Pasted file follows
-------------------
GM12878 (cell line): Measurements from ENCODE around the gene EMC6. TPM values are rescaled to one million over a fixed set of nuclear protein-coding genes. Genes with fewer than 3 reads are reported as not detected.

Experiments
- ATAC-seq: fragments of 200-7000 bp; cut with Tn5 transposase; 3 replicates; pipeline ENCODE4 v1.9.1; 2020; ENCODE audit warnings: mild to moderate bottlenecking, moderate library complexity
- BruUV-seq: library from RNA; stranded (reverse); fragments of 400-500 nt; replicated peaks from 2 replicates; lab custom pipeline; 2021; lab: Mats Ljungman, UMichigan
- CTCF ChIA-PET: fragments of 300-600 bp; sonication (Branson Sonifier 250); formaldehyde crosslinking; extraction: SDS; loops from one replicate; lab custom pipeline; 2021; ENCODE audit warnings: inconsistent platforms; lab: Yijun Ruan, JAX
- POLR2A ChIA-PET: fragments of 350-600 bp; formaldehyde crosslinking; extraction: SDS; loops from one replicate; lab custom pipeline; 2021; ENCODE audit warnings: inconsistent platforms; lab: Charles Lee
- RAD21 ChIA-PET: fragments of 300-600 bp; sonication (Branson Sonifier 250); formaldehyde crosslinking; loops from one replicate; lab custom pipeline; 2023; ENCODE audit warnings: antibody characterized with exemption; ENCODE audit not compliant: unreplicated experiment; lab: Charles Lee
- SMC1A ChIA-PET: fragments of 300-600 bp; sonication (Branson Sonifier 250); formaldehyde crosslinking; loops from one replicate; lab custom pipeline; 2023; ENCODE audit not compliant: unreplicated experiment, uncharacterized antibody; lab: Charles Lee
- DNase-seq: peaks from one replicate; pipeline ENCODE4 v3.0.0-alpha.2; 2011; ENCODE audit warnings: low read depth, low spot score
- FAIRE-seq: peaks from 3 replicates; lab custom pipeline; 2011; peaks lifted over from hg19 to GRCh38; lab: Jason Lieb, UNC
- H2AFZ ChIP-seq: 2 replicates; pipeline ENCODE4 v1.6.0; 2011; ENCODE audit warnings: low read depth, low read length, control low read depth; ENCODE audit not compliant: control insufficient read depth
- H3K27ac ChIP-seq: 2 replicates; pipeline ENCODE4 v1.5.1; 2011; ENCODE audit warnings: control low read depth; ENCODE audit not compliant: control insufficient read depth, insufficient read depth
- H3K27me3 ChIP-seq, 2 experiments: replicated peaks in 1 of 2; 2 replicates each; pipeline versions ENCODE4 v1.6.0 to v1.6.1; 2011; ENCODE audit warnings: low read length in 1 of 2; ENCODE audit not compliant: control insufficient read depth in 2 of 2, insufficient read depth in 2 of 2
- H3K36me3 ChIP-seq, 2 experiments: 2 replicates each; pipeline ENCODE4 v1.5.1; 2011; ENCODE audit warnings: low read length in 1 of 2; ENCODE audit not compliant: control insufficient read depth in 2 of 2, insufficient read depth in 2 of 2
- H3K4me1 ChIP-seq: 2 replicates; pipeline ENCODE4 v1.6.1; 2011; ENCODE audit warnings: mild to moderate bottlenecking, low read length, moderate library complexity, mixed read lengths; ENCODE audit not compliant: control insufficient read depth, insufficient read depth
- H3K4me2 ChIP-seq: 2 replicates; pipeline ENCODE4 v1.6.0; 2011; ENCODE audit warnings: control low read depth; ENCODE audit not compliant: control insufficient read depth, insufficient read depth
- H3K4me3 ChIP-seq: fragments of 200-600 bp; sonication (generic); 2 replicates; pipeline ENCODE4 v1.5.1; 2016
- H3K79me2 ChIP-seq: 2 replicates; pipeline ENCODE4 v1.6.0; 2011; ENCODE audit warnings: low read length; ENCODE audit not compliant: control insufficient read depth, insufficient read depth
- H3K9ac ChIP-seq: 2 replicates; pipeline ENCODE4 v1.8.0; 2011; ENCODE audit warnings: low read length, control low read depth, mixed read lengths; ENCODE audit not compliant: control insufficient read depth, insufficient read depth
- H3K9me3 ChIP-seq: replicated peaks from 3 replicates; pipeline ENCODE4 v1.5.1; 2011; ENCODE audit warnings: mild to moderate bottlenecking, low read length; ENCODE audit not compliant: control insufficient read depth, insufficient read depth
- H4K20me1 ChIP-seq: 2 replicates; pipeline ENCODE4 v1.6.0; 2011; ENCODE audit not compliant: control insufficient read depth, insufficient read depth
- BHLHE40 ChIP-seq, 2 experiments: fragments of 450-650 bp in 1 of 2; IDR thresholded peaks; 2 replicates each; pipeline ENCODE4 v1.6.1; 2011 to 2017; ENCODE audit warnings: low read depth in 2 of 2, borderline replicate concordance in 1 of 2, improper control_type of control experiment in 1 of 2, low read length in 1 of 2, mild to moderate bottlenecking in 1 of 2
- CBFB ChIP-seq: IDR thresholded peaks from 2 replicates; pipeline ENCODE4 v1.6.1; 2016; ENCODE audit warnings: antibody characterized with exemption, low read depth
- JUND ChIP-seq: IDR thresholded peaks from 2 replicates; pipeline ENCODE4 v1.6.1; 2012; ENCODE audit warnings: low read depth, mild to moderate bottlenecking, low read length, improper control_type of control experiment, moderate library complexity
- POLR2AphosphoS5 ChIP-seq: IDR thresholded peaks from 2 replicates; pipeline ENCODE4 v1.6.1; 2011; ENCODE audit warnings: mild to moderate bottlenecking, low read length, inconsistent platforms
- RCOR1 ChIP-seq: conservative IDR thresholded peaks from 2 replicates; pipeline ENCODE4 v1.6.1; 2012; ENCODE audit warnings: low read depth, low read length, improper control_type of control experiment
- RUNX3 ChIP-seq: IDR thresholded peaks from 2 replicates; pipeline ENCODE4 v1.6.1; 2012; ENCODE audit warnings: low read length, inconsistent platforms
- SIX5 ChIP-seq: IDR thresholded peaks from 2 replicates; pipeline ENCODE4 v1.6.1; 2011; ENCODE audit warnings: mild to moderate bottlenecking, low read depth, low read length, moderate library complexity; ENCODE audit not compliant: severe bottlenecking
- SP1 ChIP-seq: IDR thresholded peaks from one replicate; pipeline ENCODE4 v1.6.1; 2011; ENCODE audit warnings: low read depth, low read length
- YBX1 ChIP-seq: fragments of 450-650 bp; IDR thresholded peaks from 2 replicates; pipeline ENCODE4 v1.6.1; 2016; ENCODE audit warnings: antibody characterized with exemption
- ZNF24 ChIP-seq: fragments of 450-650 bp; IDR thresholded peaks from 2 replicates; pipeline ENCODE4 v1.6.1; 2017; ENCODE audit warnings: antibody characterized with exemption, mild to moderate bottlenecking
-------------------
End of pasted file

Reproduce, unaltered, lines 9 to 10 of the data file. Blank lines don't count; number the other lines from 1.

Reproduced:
- DNase-seq: peaks from one replicate; pipeline ENCODE4 v3.0.0-alpha.2; 2011; ENCODE audit warnings: low read depth, low spot score
- FAIRE-seq: peaks from 3 replicates; lab custom pipeline; 2011; peaks lifted over from hg19 to GRCh38; lab: Jason Lieb, UNC